paplin ultimate quilling tool

2) Double sided quilling tool with comfort grip.  I used to sell this tool in my online shop, but never used it myself.  It feels like it’d be very comfortable with the soft purple grip!  I don’t know if the side you aren’t using would get in your way since I haven’t tried it yet.  The needle side is short, so I don’t think it’d be too cumbersome.  It’d make a great travel tool since you’d only have to bring one instead of two.  It’d also make a great gift or a great first tool since you get two for the price of one!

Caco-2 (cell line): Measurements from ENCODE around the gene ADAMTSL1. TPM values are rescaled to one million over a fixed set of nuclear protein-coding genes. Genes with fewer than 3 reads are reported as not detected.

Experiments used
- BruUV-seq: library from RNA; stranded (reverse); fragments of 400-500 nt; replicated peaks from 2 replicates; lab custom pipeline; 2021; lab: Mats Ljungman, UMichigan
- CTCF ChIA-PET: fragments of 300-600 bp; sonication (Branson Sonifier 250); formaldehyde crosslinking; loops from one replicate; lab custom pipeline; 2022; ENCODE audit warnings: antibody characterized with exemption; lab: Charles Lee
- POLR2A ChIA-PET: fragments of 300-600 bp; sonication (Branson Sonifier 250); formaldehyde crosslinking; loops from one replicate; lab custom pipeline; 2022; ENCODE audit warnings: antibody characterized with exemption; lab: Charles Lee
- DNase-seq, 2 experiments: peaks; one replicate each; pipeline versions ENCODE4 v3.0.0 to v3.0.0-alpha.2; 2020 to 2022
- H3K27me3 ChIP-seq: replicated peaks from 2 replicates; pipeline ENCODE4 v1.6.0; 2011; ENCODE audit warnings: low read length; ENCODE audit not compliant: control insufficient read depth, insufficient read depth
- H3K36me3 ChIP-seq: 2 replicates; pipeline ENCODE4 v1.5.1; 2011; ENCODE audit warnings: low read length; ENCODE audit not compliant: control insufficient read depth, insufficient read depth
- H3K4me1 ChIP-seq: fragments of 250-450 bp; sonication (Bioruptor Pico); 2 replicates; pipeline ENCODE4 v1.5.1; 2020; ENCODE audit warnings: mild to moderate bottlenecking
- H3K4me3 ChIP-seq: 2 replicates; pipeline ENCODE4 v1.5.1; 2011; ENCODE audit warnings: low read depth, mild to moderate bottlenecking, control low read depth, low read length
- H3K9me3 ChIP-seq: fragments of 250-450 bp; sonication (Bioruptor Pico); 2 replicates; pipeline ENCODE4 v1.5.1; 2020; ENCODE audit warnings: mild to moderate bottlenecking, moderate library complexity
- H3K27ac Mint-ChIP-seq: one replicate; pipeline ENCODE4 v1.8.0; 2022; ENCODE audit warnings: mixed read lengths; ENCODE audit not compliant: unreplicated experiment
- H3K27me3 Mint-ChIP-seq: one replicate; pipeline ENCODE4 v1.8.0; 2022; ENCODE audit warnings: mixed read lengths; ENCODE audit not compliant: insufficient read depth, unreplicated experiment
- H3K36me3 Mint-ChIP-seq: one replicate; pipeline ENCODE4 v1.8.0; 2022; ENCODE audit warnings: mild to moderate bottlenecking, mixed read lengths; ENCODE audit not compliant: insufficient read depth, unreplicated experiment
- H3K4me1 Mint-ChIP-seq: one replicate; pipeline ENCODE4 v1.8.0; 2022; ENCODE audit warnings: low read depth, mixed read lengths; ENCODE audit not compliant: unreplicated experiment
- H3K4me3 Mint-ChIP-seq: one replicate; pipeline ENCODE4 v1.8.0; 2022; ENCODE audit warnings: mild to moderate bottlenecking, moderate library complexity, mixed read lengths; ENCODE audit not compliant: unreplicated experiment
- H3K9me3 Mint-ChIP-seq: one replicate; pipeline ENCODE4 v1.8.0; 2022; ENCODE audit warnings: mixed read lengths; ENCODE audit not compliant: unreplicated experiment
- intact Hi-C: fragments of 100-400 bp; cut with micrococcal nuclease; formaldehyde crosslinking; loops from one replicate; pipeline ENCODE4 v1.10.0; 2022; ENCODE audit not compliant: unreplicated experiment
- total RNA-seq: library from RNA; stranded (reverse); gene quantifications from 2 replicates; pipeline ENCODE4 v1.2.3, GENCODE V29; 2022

darice comfort grip tool

Those are all of the basic quilling tools.  Of course there are the other tools that make quilling easier and more fun such as circle sizing templates, curling coaches, quilling combs, etc.  But I’ll save those for another post!  Hopefully this helped you out if you are looking at different tools and wondering which one to get.

Which is your favorite quilling tool?

 

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*All supplies in this post I purchased on my own.

*This post contains some affiliate links.  If you make a purchase through the affiliate link I get a small percentage.  I only link to products that I use and love.  Thank you for supporting my blog! 

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  1. Pingback: Which Paper Quilling Tool to Use? | Honey's Quilling